andrekar at NCIDC.ORG
Tue Dec 16 16:44:51 UTC 2003
SANTA FE, N.M. (AP) - Word swept through the Mescalero reservation like an early winter wind that characters in the film ``The Missing'' spoke a dialect of Apache.
Most adult Apaches in the audiences have said they could understand every word of the Chiricahua dialect - and the children suddenly wished they could, too.
That's what Mescalero councilman Berle Kanseah and Chiricahua linguist Elbys Hugar intended as technical advisers for the Ron Howard film, a tough tale of 19th century frontier life starring Tommy Lee Jones and Cate Blanchett that has been in theaters for about three weeks.
Television and popular culture are killing minority cultures, starting with language, Kanseah said.
``There's a generation gap that's growing,'' he said, suggesting Apaches aren't the only ones facing it. ``We need to enforce the home and not lose our way of life, which is our language.''
It was the first film that any of them could remember in which Apache was spoken well enough on screen to be understood. Usually, Westerns were dubbed in Navajo, a related language, said supporting actor Steve Reevis, a Montana Blackfoot who has worked several films but never spoke Apache before ``The Missing.''
The film is set in southwestern New Mexico in 1885, just as the last of the Apache conflict was ending. The Jones character's granddaughter, Blanchett's daughter, is abducted by a ragged band of American Indians and whites who sell women into slavery in Mexico. Jones and co-star Jay Tavere set out to keep the slavers from reaching Mexico.
The slavers are led by a ``brujo,'' a medicine man gone bad, played by Eric Schweig.
Apaches appreciate the film for showing them as they were - the good and the bad, family oriented, generous, faithful to their religion and good-humored. The brujo played by Schweig is not intended to be Apache, though he speaks Apache, the producers say.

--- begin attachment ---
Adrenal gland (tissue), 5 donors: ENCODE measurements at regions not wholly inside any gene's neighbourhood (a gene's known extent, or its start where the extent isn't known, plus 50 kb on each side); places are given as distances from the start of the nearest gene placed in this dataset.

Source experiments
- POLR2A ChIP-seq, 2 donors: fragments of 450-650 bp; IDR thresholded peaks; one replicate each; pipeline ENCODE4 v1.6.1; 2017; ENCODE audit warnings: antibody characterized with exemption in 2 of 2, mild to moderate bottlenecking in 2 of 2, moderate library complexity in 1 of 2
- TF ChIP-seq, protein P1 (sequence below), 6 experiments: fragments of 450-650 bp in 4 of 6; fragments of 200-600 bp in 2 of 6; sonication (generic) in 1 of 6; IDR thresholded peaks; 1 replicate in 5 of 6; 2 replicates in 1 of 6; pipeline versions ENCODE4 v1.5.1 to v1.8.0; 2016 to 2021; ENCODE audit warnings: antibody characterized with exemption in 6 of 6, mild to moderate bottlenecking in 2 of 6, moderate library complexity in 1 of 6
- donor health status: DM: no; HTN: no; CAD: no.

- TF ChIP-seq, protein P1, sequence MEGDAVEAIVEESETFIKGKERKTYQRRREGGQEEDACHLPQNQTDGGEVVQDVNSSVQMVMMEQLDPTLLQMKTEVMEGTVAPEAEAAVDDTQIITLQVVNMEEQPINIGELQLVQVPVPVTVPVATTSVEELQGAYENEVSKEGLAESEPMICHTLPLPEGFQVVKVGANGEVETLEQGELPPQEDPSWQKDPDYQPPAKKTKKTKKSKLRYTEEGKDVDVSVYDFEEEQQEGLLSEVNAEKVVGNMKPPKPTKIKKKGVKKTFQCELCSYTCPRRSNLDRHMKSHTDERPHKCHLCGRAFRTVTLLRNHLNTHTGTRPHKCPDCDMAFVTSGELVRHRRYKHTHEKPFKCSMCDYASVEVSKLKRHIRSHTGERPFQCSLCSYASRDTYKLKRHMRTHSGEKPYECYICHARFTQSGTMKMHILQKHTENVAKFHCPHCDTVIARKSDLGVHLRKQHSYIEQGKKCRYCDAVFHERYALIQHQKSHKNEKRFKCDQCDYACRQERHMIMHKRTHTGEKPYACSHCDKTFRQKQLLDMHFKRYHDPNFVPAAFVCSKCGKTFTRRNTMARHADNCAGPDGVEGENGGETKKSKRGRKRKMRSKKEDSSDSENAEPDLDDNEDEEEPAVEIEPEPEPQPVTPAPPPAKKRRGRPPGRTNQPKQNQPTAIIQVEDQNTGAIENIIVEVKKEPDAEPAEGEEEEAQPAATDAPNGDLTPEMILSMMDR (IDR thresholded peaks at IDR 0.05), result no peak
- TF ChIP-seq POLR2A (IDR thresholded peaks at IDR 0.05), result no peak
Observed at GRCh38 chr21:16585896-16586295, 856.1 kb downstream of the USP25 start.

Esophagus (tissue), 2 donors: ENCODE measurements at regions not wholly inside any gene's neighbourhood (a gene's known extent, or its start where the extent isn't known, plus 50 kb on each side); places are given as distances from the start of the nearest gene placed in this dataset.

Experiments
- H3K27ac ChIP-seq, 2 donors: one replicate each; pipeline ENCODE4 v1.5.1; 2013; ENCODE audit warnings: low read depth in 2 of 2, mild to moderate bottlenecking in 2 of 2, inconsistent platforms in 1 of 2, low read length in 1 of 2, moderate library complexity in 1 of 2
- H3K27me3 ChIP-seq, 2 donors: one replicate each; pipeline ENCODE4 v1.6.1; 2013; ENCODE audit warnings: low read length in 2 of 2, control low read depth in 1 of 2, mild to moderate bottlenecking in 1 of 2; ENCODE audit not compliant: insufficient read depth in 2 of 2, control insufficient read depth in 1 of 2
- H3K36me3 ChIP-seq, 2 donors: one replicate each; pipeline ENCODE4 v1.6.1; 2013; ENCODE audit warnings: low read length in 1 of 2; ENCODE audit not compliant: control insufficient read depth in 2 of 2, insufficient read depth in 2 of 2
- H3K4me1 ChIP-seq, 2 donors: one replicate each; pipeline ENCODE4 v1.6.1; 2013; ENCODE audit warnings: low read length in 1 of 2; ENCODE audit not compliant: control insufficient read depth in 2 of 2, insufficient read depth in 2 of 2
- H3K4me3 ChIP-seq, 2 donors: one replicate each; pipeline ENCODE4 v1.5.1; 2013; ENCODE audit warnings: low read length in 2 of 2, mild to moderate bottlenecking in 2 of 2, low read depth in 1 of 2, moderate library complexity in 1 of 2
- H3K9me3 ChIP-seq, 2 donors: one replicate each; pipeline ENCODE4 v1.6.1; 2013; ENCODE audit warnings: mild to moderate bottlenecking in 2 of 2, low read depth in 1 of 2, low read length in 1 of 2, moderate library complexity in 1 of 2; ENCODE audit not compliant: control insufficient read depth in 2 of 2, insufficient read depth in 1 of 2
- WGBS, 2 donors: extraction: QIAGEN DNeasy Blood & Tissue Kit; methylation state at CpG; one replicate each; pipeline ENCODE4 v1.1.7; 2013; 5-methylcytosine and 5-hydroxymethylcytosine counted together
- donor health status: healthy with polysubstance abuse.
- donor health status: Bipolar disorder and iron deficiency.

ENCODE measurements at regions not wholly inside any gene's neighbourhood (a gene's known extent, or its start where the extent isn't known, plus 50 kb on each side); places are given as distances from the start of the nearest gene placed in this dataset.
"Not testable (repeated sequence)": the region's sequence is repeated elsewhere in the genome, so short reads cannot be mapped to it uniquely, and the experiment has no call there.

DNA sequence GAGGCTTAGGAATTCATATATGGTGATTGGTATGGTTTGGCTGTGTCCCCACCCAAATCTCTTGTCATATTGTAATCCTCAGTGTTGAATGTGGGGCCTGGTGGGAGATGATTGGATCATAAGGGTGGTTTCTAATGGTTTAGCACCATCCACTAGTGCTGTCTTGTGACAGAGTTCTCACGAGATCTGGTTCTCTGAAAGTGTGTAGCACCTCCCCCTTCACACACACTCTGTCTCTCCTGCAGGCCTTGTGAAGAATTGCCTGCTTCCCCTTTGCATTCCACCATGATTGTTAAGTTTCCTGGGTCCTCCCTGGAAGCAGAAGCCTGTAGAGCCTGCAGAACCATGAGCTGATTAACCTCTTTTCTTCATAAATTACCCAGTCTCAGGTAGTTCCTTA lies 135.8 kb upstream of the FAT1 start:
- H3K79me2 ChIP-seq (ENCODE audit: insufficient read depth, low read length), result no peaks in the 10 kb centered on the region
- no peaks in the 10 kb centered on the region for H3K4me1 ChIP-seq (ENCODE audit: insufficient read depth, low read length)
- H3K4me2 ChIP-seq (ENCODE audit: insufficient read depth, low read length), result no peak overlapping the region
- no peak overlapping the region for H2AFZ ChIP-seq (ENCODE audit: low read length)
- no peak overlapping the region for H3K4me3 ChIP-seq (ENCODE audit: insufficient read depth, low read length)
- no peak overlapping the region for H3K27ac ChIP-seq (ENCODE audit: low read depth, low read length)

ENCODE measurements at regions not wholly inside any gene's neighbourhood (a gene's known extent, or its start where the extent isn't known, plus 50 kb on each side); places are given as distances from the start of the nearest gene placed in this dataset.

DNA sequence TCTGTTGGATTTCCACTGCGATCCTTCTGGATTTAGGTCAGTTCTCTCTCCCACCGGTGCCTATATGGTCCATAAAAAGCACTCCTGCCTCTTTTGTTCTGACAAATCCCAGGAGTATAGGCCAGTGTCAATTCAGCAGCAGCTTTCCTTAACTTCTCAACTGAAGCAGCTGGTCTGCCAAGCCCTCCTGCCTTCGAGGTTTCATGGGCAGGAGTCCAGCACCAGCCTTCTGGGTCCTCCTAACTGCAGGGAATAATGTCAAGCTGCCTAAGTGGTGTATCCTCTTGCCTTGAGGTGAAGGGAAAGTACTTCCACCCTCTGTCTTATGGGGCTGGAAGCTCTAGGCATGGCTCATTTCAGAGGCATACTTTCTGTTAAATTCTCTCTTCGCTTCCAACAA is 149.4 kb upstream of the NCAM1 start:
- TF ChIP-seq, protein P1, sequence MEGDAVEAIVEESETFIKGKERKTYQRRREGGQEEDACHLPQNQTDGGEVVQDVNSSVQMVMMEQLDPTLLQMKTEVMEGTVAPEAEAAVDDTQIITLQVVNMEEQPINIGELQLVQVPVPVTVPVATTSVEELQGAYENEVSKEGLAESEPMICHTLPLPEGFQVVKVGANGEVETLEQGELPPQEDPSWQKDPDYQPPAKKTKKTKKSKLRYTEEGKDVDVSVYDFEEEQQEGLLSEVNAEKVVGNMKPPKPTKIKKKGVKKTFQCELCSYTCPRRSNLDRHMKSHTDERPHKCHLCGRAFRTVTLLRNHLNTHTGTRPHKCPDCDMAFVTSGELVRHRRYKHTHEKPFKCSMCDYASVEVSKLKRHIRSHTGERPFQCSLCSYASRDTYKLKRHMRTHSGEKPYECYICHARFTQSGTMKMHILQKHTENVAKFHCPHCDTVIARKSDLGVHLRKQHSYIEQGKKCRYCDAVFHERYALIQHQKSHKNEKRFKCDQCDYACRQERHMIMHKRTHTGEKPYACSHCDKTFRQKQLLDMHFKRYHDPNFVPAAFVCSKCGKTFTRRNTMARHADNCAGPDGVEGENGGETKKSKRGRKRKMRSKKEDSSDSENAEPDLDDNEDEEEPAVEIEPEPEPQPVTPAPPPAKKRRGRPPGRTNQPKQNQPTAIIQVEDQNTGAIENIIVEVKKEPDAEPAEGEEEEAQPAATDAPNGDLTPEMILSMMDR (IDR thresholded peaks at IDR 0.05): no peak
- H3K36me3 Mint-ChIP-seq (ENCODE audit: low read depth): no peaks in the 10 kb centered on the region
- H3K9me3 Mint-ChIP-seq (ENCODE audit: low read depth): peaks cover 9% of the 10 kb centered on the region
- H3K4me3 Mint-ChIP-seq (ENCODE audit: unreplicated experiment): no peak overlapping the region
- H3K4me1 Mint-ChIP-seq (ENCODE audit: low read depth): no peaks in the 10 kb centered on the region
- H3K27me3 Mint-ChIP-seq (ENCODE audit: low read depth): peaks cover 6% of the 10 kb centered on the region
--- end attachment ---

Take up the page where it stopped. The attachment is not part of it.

Many Apaches have gone back two and three times to see ``The Missing,'' Kanseah said. The producers gave a screening for 500 Mescalero students in Alamogordo last month, and the tribe has been busing students to theaters in nearby Ruidoso. Two more screenings were held here Sunday for hundreds more students from several tribes who attend Santa Fe Indian School and other tribal schools in the surrounding area.
``It made me feel proud,'' said Megan Crespin, 8, a third-grader from Santo Domingo School. Her tribal name is Moonlight.
Kevin Aspaas, 8, a Navajo student said he liked the hawk that led Jones back to his family. He is learning Navajo and said a few words in his native tongue.
There aren't that many Chiricahuas left. They were rounded up and sent to Florida in 1886, shunted back to Alabama, Oklahoma and finally to the Mescalero homeland in south-central New Mexico in 1913.
``There are only about 300 people who are fluent in Chiricahua today,'' Tavere told the audience Sunday.
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